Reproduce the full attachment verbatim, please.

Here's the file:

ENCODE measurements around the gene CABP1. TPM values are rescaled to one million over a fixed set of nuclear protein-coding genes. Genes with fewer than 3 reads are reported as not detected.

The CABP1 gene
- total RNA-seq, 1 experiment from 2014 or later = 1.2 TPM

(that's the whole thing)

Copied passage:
ENCODE measurements around the gene CABP1. TPM values are rescaled to one million over a fixed set of nuclear protein-coding genes. Genes with fewer than 3 reads are reported as not detected.

The CABP1 gene
- total RNA-seq, 1 experiment from 2014 or later = 1.2 TPM